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50 Positive Characteristics of Aspergers

Most kids, teens, and adults with Aspergers (high functioning autism) have a bunch of positive traits that more than make-up for any negative ones. One Aspie asserted, “Thank God I have Aspergers!” Let’s look at just a few of the positive traits associated with the Aspergers condition...

Most Aspies:
  1. are able to easily forgive others
  2. are conscientious, reliable, and honest
  3. are enthusiastic and have a propensity for obsessive research, thus developing a broad and deep base of knowledge in subjects of interest
  4. are free of prejudice
  5. are intelligent and talented
  6. are less inclined to be fickle or bitchy than their neurotypical counterparts
  7. are more likely than those of the general population to pursue a university education
  8. are not inclined to lie to others
  9. are not inclined to steal from others
  10. are not likely to be bullies, con artists, or social manipulators
  11. are not motivated by an intense social drive to spend time with whoever happens to be available
  12. are persistent, and when they set their minds to something or make a promise, they can usually be trusted to follow through
  13. are unlikely to launch unprovoked attacks, verbal or otherwise
  14. are untainted by the judgments that people often make regarding one another's social position or social skills
  15. are very accepting of the quirks and idiosyncrasies of others
  16. bring a highly original perspective to problem solving
  17. can be selective, choosing honest, genuine, dependable people who share their interests
  18. can bring up a variety of interesting facts
  19. can listen to people’s problems and provide a fresh perspective, offering pure assessments based on the information provided
  20. can recall fine details that others miss
  21. can relax and be themselves without fearing social censure
  22. don’t attack the reputations of those around them
  23. don’t discriminate against anyone based on race, gender, age, or any other surface criteria
  24. don’t force others to live up to demanding social expectations
  25. don't have hidden agendas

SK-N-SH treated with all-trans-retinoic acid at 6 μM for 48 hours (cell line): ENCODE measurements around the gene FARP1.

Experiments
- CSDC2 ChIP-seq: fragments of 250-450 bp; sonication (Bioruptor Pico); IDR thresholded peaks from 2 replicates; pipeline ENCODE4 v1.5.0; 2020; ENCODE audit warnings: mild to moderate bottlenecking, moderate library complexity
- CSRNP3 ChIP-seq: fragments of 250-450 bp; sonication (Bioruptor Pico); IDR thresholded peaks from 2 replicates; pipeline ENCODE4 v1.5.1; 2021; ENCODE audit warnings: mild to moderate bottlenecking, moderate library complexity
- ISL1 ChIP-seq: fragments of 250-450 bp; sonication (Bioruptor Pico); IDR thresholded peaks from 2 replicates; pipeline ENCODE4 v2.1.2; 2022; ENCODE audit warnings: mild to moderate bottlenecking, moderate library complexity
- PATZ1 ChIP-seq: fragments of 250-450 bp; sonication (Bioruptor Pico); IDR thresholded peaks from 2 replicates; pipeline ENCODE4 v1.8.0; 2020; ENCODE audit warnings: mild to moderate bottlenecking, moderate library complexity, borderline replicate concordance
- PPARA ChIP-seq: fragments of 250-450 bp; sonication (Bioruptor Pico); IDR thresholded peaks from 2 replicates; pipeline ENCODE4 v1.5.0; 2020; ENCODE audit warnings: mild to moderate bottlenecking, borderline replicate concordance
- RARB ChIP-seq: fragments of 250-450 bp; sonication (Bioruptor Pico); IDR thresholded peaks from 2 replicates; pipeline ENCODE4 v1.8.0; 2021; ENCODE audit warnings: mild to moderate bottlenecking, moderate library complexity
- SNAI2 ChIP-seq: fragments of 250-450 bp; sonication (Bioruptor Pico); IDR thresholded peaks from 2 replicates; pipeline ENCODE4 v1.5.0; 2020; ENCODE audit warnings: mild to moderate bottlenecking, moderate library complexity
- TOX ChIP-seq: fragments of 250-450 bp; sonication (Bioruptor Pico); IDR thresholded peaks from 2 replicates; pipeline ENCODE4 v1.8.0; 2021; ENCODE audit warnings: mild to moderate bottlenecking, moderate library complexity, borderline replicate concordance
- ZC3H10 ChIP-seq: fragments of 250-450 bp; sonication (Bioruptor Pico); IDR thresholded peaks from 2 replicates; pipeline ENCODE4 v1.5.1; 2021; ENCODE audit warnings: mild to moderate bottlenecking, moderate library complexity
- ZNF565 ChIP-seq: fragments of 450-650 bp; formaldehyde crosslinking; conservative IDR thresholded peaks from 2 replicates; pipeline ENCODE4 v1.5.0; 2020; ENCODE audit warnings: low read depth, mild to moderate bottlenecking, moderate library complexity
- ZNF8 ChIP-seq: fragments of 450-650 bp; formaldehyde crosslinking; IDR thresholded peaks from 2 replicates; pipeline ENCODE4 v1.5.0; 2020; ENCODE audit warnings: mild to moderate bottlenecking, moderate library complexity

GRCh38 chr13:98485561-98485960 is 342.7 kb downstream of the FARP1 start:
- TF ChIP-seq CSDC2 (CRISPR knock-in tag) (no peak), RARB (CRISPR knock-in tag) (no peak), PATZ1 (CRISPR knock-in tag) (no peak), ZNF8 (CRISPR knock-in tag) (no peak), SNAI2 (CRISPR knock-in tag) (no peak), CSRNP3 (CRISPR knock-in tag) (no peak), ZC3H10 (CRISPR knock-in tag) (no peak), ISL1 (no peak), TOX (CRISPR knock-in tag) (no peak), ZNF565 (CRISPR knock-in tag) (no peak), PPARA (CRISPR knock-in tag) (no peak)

26. don’t play head games
  27. don’t take advantage of other’s weaknesses
  28. don't usually recognize hierarchies, and so are unlikely to give someone superior status simply because that person is wealthy or has attained a high position in an organization
  29. have a good work ethic
  30. have a lot of passion when engaging in activities they like, which may translate into a talent for certain athletic pursuits
  31. have a tendency to adhere to routines
  32. have above-average intelligence
  33. have an acute sensitivity that supports creative talents
  34. have exceptional memories
  35. have extreme endurance
  36. have high integrity
  37. have no interest in harming others
  38. have one or more highly developed talents
  39. have talents for swimming, rowing, running, bodybuilding, or other activities that require sustained physical effort
  40. have values that aren't shaped by financial, social, or political influences
  41. judge people based on their behavior – not the color of their skin or socioeconomic status
  42. like to spend time alone and are perfectly capable of entertaining themselves
  43. loathe small talk and trivialities, preferring instead to talk about significant things that will enhance their knowledge base
  44. make very good employees if able to control their pace and work within either a solitary or socially supportive environment
  45. pay attention to detail
  46. stick to their positions, even in the face of intense social pressure
  47. tend to become proficient in the technological media required for lucrative employment in the “information age”
  48. tend to prefer individual sports to team sports, as there are no social demands and they can exercise complete control over the activity
  49. who develop an interest in sport or fitness are likely to work at it every day, often for long periods of time
  50. will not go along with the crowd if they know that something is wrong

15 comments:

Carrie Taylor said...

This is a great website that is helping me more than anything else out there! Thanks for this, it helps when raising a little one with Asperger's.